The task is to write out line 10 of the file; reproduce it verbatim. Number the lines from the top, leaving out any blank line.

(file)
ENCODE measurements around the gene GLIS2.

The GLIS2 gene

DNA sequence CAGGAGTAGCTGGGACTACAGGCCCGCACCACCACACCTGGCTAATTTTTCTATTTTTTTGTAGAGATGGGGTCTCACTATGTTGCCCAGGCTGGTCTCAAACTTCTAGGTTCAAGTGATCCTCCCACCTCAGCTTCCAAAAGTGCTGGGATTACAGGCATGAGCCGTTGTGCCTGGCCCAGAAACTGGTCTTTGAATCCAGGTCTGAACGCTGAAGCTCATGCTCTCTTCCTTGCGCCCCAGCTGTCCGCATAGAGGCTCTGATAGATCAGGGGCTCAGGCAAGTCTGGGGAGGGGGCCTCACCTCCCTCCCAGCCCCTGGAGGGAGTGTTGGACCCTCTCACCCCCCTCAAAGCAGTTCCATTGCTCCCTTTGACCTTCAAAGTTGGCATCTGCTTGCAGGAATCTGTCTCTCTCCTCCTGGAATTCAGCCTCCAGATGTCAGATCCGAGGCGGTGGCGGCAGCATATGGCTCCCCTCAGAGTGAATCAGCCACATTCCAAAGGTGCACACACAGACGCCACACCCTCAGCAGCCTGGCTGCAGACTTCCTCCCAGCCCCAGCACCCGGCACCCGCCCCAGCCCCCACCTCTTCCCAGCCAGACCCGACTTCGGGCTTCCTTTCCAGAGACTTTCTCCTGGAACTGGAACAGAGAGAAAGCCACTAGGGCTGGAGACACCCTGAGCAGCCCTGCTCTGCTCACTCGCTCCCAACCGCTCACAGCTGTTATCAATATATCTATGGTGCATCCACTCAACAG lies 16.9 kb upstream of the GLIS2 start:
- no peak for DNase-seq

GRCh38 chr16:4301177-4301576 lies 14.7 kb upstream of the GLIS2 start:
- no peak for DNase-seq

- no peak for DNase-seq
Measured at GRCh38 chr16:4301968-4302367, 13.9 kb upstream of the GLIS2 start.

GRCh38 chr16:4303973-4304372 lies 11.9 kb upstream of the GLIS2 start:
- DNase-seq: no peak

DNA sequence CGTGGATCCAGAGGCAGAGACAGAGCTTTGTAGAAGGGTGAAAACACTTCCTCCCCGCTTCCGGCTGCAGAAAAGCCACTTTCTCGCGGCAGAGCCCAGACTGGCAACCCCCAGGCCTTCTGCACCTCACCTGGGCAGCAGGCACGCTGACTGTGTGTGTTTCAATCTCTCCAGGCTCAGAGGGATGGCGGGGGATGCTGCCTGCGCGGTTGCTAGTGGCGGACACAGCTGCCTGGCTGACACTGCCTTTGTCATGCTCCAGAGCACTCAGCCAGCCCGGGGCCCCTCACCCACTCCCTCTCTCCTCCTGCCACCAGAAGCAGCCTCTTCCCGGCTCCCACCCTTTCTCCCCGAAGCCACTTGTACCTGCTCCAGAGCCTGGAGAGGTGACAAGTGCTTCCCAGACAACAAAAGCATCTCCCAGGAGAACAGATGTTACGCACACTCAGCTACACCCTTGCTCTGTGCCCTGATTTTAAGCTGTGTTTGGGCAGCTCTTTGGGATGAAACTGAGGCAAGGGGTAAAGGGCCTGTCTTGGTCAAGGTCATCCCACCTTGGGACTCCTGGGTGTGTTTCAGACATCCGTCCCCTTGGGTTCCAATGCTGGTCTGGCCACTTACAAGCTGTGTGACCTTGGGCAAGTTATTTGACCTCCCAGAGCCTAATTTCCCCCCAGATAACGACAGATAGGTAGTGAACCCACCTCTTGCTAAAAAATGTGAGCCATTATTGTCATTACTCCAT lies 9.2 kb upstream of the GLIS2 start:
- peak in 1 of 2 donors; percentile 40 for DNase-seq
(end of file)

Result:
- DNase-seq: no peak